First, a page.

alcoans help highlight safety in schools
With 5000 children injured and 200 hospitalised* in Australia every day, Alcoa employees are helping to change the way primary school students think about safety.
The Alcoa Foundation and the KIDS Foundation are working together to offer the ‘Safety Club Program’ to 275 schools around the country.
Students, from schools around our operations in WA and Victoria, recently participated in Safety Education and Leadership Field Days which aimed to empower kids to think about safety while still having fun.
The Field Days have become a highlight of the Safety Club Program which educates primary school students and teachers to realise that injuries and incidents are predictable and preventable. The Program strives to nurture a ‘think safe, play safe’ culture in school communities.
The KIDS Foundation/ Alcoa Foundation partnership was established in 2004. Together we have a goal of creating a safer community. Our partnership builds on Alcoa’s existing internal commitment to safety and safe-work practices.
The Geelong Supercats captain, Braith Cox, was the star recruit at the Geelong Safety Field Day session, held recently. Braith discussed playing sport safely as well as the importance of team-work and leadership. Safety representatives from Alcoa Point Henry also shared safety tips with the students.
KIDS Foundation Schools Coordinator Simone Segrave said the Geelong Field Day was an opportunity for students to learn about safety through fun, interactive activities.
“We aim to challenge and inspire students to create a safer school environment by developing their leadership potential through a variety of activities.”
Portland Aluminium employees Rick Kohlman, Mark Jacobson and Neil Daniel recently attended the KIDS Foundation Field Day at All Saints Primary School.
“We were invited along to show the kids what safety gear we use and why,” Neil said.
“We also spoke about our internal Alcoa safety programs and how similar principles would work in the playground.
“After breaking into small groups, we undertook a hazard assessment in the playground and then worked out the best ways for short and long-term fixes to these hazards.”
Neil said the kids were incredibly safety aware and took the initiative to find hazards and solutions themselves.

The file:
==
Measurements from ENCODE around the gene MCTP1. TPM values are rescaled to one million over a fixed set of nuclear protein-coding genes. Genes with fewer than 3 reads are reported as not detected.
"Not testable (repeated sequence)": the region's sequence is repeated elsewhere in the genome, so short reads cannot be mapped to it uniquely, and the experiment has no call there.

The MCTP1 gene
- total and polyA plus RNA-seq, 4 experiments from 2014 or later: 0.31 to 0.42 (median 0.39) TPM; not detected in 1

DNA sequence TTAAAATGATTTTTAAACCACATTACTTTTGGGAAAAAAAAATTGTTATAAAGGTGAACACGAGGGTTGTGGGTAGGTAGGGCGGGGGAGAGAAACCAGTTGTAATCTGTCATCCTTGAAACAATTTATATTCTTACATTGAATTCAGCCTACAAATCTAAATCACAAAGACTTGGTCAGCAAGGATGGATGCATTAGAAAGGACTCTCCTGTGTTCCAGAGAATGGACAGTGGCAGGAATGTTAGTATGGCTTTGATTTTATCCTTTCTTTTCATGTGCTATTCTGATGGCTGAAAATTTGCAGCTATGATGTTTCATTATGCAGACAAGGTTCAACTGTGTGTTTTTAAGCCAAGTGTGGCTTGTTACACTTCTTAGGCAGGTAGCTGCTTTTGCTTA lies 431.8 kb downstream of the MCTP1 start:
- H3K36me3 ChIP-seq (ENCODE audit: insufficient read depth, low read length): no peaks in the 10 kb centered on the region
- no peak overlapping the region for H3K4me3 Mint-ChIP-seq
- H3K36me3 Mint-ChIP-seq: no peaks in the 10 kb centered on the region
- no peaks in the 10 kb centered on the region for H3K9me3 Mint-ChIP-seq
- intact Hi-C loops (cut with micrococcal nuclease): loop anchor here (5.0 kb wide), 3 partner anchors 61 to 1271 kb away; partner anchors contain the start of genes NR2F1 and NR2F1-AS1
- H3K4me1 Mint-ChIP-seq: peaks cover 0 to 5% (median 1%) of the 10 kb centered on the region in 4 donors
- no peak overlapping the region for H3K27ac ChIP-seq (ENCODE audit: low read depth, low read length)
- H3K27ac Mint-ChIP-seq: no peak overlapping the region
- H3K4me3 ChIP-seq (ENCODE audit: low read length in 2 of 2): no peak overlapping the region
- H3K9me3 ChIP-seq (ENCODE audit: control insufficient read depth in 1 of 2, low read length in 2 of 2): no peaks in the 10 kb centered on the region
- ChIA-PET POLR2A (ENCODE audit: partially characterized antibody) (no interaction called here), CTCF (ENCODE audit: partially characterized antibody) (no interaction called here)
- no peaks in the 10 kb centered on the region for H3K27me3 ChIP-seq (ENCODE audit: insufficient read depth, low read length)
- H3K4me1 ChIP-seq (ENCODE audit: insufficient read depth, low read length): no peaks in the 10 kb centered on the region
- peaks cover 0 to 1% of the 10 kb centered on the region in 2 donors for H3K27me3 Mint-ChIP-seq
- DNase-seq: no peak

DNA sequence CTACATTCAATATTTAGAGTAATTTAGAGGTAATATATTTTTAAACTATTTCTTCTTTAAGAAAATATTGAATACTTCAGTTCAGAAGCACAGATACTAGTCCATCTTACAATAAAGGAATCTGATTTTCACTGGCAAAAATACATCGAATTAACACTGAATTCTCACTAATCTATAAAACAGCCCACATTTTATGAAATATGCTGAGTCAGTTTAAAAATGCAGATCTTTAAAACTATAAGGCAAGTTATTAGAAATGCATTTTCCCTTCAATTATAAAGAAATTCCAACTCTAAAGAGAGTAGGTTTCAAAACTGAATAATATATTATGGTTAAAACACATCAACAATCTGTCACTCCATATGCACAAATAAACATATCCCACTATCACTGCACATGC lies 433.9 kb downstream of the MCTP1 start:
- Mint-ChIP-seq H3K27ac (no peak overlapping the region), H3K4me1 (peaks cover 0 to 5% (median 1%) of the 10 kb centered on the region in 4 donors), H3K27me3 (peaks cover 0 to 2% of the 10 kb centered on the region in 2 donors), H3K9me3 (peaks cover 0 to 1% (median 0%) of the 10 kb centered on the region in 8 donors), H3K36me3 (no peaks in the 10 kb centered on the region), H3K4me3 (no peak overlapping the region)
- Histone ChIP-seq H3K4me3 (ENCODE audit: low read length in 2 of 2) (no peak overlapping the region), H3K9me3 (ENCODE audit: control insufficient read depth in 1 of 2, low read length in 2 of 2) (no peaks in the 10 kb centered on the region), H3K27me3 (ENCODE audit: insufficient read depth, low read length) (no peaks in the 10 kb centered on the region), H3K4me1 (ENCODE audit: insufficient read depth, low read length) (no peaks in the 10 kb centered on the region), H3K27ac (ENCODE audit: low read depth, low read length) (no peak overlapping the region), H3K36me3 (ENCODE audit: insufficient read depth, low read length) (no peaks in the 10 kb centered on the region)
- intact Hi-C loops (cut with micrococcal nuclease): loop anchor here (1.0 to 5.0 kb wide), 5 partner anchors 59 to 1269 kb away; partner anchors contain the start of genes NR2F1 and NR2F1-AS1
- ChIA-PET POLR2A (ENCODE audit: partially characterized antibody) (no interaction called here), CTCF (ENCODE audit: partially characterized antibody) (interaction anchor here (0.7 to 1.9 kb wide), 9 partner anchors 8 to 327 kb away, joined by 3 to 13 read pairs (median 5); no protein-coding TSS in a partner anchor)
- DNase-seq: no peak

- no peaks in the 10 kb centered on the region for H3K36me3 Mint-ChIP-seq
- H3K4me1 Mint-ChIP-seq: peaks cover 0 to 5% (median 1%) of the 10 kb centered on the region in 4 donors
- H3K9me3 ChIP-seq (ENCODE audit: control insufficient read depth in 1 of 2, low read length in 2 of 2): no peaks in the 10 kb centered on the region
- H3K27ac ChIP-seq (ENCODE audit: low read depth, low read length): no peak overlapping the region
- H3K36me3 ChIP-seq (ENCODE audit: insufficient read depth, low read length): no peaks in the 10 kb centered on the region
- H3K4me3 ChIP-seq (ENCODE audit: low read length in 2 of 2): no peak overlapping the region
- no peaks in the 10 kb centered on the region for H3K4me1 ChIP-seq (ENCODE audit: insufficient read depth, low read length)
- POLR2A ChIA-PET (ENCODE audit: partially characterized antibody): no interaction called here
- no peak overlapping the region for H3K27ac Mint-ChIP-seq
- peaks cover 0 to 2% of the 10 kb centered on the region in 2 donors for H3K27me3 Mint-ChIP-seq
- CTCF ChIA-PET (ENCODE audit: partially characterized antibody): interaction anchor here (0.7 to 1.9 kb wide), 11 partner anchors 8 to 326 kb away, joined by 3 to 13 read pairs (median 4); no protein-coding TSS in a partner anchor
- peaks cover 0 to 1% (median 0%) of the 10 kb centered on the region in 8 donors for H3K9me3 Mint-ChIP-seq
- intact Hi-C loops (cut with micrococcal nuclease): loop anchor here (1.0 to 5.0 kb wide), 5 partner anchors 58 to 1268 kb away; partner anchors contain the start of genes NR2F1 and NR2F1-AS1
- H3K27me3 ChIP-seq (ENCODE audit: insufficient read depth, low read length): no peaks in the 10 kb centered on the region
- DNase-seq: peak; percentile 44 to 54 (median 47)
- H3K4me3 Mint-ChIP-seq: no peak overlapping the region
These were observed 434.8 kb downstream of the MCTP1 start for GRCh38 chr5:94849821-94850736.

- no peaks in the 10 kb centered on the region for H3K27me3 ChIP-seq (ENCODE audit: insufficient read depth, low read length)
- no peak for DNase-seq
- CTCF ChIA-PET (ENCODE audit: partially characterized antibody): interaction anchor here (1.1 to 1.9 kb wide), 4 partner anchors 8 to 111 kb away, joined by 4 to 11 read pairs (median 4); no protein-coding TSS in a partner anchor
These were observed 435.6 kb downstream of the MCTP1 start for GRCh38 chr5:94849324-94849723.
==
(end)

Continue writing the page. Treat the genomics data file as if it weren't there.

More than 20 students from four primary schools in the Harvey region discovered new ways of playing safely during their Field Day at Harvey Primary School.
Wagerup Refinery Safety Coordinator Dave Inwood said: “There’s nothing better than to see this great bunch of kids with a genuine concern for not only their own safety, but of everyone at their schools.
“The discussion between the kids about what to do with some of hazards they identified was brilliant. It showed that even at their young age, they understood that there’s more than one way to sort out a safety problem.”
Meantime, students from seven Pinjarra primary schools recently came together with safety representatives from Alcoa’s Pinjarra and Mining operations – sharing safety tips and practices.
Alcoa’s Mining Operations Manager, Bill Knight, said Alcoa was pleased to assist the KIDS Foundation in teaching and empowering children about safety through the Safety Club.
“The Safety Club safety education program reflects Alcoa’s own strong safety culture in preventing accidents and achieving zero injuries in the workplace” said Bill.
KIDS Foundation is a not-for-profit, health promotion charity dedicated to childhood injury prevention and injury recovery.
* 2000 Kidsafe “10 key facts about child injury in Australia” fact sheet, KidSafe, ACT website. www.kidsafe.com.au
our ‘future women of industry’ program inspires alcoa career
Jamie Delgado knew she wanted to work in industry, but it wasn’t until she participated in our ‘Future Women of Industry’ scholarship program that she realised Alcoa was the place for her.
In 2009, Jamie began work at the Kwinana Refinery as an Electrical Engineer in the Graduate program. This followed her participation in our Future Women of Industry program while in high school in 2003.
Jamie said having previously lived with her family in the North-West of WA and watching her father work in mining, she always knew industry was where she wanted to end up.
“I was already going down the path to mining, and did some vacation work up north, but wasn’t sure which discipline to follow. When I came to Alcoa for the Future Women of Industry Buddy Day, I found that the refinery process was really interesting, which helped me identify which discipline I wanted to pursue at university.
“So far, it’s been very interesting working here. I have come through some challenges and learned to network really fast!
“I have to liaise with different groups of people around the refinery and there are so many people to talk to who have years of experience and just know stuff off the top of their heads.
“At the moment I am working on sump level control, alongside the Electrical department and Environmental group.”
Jamie plans to gain her chartered status in Engineering through the help of the Graduate program.
“I feel fortunate to have a job in the current environment, and I think my participation in Future Women of Industry definitely opened my eyes to pursue a career with Alcoa.”
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